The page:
Don’t demolish homes in Ngong Forest; instead, look for alternatives

What you need to know:

If it’s necessary to demolish a property, regardless of illegalities, the government should make arrangements for alternative shelter for residents and compensate for development.

 Environment Cabinet Secretary Keriako Tobiko has said an underpass will be built to create an expanded dispersal area for wildlife. Once Ngong Forest is reclaimed by the national government, it will be linked to the Nairobi National Park.

Mr Tobiko also said that, save for the lawfully degazetted areas, all the other parcels, whether built up with structures for business or residential houses, will be reclaimed.

But I tend to differ. Demolition of the residential places will leave people homeless and businesses will incur huge losses, yet there is an alternative. This is a time of crisis. Humble workers took out loans to invest while following due process, yet the State wants to take down their homes. The available land can be used for the expansion of the dispersal area.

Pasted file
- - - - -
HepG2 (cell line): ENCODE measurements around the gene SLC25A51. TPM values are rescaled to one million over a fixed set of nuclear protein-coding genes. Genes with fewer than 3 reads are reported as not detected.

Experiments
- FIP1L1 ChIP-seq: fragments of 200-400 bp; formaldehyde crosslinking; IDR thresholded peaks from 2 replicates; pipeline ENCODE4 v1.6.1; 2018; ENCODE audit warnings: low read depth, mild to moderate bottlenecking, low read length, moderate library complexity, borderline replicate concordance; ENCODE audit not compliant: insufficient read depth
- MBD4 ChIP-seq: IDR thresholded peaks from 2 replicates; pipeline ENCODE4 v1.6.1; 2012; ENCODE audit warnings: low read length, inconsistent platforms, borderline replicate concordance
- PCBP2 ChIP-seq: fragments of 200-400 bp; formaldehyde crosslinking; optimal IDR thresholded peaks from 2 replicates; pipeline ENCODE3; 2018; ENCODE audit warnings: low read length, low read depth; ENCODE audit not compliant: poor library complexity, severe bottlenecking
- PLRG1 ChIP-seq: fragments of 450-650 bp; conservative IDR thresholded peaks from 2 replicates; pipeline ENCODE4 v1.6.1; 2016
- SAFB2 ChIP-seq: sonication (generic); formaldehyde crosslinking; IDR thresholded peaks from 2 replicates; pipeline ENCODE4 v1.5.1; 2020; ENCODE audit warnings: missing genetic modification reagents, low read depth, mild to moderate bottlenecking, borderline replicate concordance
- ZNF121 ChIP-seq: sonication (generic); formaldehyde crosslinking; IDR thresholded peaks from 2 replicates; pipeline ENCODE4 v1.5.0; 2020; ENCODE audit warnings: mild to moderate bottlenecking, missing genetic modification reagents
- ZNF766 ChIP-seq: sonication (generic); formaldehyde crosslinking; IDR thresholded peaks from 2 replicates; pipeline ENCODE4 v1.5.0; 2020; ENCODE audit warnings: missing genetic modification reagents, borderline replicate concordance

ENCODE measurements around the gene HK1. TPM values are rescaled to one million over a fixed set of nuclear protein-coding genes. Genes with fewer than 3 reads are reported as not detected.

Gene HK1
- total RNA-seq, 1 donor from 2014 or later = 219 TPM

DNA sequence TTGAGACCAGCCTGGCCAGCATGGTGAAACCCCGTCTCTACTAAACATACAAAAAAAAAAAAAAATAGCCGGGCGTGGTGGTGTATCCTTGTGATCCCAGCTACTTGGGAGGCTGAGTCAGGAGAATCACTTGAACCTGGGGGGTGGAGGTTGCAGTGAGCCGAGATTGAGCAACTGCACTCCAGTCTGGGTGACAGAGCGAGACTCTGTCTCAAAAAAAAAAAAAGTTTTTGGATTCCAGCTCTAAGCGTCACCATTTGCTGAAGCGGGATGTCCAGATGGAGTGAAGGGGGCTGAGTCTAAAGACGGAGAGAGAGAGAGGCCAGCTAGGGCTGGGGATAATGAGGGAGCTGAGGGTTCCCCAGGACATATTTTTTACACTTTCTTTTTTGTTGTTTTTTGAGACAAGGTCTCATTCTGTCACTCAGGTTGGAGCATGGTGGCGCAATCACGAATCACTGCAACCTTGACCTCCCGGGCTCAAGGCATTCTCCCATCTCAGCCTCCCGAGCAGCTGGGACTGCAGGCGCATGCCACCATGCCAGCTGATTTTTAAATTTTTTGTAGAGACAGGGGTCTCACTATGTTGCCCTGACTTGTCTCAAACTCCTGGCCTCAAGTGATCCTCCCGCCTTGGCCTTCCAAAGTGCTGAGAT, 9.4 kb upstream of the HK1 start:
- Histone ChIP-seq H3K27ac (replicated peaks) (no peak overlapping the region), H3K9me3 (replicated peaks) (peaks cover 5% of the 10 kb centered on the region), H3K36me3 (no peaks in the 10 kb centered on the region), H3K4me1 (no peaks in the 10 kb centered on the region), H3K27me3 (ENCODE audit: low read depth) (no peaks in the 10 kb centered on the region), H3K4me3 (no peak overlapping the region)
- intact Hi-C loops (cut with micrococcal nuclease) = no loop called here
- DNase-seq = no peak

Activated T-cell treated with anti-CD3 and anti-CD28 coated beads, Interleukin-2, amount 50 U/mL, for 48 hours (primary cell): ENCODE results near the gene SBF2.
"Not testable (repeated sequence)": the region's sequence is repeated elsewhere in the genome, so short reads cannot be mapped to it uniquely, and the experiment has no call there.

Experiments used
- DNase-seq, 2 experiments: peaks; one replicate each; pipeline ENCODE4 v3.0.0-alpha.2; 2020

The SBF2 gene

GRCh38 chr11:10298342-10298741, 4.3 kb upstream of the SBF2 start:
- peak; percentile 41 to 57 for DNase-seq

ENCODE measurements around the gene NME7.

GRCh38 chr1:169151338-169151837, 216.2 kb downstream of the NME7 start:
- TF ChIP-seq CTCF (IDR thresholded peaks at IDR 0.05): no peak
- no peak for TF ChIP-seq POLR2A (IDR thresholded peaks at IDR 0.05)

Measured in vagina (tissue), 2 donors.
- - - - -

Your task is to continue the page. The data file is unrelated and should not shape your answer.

Regarding institutions allegedly on forest land — such as the National Police Service Dog Unit, Lang’ata Women’s Prison and St Mary’s Mission Hospital — the government can invest in them or claim shares, which can create funds for acquiring more forestry land. Demolishing will boomerang on the government; for instance, where will the prisoners at Lang’ata be held?

It can also reach a deal with the realtors and let the homes be. The many demolitions lately have thrown families into the cold. During the pandemic, people are asked to stay at home, yet they have no place to call home.

If it’s necessary to demolish a property, regardless of illegalities, the government should make arrangements for alternative shelter for residents and compensate for development.

Winfred Njeri, Nyeri